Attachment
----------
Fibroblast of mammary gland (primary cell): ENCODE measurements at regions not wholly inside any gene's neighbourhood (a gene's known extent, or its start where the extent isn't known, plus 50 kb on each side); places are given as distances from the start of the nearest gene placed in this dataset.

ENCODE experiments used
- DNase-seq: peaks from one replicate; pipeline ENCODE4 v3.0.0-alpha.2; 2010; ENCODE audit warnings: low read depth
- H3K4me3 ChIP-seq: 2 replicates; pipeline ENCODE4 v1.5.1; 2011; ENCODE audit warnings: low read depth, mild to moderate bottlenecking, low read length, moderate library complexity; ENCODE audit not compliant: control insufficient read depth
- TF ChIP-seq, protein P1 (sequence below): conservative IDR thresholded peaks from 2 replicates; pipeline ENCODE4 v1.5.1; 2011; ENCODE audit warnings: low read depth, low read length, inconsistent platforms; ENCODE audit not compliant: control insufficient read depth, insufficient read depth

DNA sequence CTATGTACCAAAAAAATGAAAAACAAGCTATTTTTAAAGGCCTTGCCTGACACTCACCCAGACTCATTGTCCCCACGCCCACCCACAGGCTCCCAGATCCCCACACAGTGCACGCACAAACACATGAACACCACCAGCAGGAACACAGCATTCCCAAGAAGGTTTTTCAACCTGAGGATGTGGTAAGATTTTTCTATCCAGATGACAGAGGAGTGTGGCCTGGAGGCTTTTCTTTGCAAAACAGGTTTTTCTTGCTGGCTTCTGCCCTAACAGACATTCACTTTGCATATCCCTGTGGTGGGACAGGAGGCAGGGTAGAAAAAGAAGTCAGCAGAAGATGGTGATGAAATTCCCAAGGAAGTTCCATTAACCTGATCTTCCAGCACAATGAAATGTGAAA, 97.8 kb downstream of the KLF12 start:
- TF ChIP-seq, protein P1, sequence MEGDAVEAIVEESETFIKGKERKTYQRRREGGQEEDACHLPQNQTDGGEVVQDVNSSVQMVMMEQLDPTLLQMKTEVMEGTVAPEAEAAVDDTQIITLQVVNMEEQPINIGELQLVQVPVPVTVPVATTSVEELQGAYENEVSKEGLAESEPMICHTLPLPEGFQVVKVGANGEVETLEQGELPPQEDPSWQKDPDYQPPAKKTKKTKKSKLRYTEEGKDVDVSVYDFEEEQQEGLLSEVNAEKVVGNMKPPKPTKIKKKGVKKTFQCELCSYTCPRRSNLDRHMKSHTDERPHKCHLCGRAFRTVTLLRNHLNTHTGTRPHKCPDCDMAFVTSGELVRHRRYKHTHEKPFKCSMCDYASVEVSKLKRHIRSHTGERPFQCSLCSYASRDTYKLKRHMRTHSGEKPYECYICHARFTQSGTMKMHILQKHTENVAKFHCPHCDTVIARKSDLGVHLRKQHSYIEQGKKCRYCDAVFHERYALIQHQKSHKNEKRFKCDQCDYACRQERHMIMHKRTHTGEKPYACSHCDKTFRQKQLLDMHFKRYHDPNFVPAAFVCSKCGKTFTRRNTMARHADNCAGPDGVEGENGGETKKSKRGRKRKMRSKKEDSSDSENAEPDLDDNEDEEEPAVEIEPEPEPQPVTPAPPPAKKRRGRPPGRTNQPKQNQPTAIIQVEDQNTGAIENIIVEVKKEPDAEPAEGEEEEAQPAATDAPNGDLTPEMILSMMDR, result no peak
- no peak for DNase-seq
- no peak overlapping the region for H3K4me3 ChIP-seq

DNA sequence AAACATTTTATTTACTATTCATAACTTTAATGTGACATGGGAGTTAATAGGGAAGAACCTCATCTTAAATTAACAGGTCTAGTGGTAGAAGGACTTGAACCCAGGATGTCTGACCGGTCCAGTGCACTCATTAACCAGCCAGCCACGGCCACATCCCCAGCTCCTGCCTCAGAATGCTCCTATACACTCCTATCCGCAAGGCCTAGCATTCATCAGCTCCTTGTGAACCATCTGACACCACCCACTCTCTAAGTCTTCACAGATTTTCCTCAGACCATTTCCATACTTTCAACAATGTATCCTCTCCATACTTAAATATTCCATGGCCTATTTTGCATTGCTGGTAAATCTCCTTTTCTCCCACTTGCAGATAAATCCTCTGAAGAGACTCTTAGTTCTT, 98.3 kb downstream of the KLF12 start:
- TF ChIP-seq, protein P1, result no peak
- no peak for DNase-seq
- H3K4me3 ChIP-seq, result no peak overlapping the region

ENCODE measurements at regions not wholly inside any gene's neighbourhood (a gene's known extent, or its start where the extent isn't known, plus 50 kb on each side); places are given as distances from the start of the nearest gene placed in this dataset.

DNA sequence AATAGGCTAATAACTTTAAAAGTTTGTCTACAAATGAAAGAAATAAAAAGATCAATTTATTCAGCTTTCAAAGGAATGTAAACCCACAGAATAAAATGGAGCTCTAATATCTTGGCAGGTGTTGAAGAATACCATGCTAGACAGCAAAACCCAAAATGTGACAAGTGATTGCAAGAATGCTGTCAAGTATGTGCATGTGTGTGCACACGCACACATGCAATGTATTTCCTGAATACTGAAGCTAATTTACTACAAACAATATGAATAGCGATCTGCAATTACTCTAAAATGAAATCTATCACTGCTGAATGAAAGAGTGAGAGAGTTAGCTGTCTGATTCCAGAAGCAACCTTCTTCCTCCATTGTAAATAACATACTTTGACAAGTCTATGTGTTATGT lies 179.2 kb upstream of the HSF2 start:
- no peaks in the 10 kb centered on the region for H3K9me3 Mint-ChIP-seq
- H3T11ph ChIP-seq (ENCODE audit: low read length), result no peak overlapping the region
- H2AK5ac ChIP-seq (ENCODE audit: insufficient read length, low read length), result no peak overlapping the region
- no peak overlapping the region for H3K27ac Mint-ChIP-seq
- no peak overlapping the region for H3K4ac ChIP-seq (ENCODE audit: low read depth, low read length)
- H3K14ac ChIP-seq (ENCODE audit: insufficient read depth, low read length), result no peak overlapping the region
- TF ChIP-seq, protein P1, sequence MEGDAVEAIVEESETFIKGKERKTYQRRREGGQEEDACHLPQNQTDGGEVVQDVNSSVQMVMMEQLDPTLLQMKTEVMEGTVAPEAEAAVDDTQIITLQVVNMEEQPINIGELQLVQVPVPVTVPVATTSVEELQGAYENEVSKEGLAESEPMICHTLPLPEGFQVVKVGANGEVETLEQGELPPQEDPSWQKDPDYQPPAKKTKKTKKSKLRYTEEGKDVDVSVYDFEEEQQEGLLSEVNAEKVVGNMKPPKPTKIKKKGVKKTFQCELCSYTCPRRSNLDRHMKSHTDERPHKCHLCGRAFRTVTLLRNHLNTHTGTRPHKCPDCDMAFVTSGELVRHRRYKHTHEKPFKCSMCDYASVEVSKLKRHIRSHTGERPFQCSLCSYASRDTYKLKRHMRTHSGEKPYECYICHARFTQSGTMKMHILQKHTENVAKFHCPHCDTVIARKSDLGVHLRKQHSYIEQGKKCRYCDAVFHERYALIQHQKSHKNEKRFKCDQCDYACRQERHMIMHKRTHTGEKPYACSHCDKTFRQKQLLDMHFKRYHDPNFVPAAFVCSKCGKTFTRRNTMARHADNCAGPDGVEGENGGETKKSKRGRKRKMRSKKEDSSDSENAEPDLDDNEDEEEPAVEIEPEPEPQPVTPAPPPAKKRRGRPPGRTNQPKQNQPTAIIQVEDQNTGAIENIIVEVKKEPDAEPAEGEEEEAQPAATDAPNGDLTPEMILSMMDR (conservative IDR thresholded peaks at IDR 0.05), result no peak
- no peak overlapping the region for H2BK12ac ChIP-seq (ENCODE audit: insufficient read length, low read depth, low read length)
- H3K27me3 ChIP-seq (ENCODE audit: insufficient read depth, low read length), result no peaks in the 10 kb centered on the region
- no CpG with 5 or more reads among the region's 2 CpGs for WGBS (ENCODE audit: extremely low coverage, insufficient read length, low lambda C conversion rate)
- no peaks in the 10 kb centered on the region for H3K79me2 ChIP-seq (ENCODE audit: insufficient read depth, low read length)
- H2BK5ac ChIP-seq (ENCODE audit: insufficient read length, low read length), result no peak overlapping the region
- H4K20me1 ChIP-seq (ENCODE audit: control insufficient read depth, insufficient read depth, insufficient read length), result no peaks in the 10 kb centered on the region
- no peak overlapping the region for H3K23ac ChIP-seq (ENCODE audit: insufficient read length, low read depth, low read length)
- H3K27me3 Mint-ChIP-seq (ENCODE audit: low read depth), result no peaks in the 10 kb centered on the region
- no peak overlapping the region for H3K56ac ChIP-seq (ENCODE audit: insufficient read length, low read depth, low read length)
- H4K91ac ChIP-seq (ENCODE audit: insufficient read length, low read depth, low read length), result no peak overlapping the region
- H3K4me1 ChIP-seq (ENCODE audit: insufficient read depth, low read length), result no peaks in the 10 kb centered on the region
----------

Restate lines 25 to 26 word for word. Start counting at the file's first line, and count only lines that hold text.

- no CpG with 5 or more reads among the region's 2 CpGs for WGBS (ENCODE audit: extremely low coverage, insufficient read length, low lambda C conversion rate)
- no peaks in the 10 kb centered on the region for H3K79me2 ChIP-seq (ENCODE audit: insufficient read depth, low read length)